Presto Gear Cases

The Presto Gear Case & Components Company had been formed by 1896 as can be seen from the following advert from the Star catalogue of that year.

Courtesy of David Evans.

The gear cases were reasonably easy to fit as can be seen from the 1896 instructions:

Courtesy of David Evans.

The gear cases could be ordered for almost any machine as can be seen from the 1896 order form:

Courtesy of David Evans.

The following description is from the 1897 edition of the "Illustrated Towns of England Business Review of Wolverhampton".

Presto Gear Case and Components Company Limited, Frederick Street.

The Presto Gear Case and Components Company, Limited, recently known as The Presto Gear Case Company, is in the enjoyment of such favour from the cycling public, as to have necessitated the formation of a limited company to enable them to satisfactorily cope with the increasing demand for their gear cases and component parts, which are well-known and eagerly sought after throughout the whole extent of cycledom. Contemporary with the formation of the new Company, large works have been erected and equipped on a scale and in a manner calculated to in every way fulfil the requirements which may be brought to hear upon this highly-popular firm. Perhaps the best-known production of this firm is the "Presto" gear case (Bate's patent, 1381), a gear case combines all the advantages of others, whilst it is free from any one of their various defects. The most, notable advantages of this gear case are perfect fit (they are easily fitted by two screws only, are detachable at will, the chain and chain wheels are accessible at any moment, secures freedom from vibration, does not reverberate the sound of the running chain, is dust-proof, and does not look unsightly. Surely these are commendations which must force themselves upon all lovers of the "wheel" and it these numerous advantages which have secured for the "Presto" gear case manufacturers such world-wide popularity. In addition to this the Presto Gear Case and Components Company, Limited, manufacture, cycle accessories of every description, the quality and make of which secure for them a rapidly increasing demand. They are agents for Dunlop, Warwick, Beeston and Clincher tyres, and keep large stocks of steel balls, tube nipples, etc.. To attain such pre-eminence necessitates judicious and skilful management, considerable experience and tact, coupled with a practical knowledge of the requirements of the trade and their patrons, and it is to their thorough conception of the foregoing that the Presto Gear Case and Components Company, Limited, owe their great popularity. At their works in Frederick Street, a large number of hands are busily engaged in the manufacture of these cases and accessories, and this firm is an important factor among the industrial community of the township. A firm which has such a hold upon public favour as is enjoyed by the one under present review, is bound not only to sustain its present position, but to make a great headway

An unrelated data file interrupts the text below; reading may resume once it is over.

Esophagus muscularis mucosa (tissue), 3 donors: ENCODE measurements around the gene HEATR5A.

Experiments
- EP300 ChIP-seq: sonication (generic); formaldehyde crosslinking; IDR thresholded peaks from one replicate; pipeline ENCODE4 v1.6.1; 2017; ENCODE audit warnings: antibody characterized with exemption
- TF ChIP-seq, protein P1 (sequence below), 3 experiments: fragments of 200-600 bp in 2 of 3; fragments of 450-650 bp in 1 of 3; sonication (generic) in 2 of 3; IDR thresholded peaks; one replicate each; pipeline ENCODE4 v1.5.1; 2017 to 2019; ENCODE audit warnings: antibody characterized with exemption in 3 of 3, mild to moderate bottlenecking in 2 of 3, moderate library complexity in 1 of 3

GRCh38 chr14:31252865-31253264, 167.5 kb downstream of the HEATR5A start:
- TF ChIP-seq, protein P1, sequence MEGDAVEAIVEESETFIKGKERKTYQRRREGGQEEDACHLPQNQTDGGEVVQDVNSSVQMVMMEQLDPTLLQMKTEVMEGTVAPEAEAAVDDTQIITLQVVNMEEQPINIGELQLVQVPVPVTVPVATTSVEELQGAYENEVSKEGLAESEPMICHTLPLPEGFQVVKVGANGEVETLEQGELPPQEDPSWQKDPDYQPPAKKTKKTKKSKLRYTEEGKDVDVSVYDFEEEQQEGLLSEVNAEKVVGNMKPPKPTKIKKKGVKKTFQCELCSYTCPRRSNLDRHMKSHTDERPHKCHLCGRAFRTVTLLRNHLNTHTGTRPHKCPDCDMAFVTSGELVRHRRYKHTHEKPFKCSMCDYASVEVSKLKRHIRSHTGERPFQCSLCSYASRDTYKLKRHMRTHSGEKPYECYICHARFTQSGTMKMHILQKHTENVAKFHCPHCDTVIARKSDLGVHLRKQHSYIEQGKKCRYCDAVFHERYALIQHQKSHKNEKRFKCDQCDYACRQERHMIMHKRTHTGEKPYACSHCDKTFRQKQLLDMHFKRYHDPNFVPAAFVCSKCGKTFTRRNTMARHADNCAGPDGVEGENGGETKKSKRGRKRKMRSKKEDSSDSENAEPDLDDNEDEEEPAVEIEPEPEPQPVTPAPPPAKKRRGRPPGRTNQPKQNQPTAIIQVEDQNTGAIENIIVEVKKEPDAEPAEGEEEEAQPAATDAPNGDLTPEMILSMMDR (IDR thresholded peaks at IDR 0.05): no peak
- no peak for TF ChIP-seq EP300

A Presto Gear Case shown in its closed and open position. It was easily fitted by just two screws, and quickly and easily removed for oiling or repairs.

The location of the Presto factory.

An advert from 1898. Courtesy of David Evans.

By 1911 the company had premises in Owen Road as can be seen from the advert below:

An advert from 1911.
During the First World War, Presto began to concentrate on the production of parts for vehicle manufacturers, as can be seen in the advert below, from 1917.

An advert from 1920.

The company ceased trading in the late 1920s. It still existed in 1927, but was possibly closed after the take-over by Guy Motors in 1928. At that time the Stewart Street factory was rented to C. & B. Smith, Ironfounders. It was put-up for sale at auction in July 1929 along with the Star factories in Frederick Street and Pountney Street. No bids for the Presto factory were made at the auction, which was held in the Victoria Hotel, Wolverhampton. After the auction, C. & B. Smith made an offer of £450  for the factory, which was accepted.

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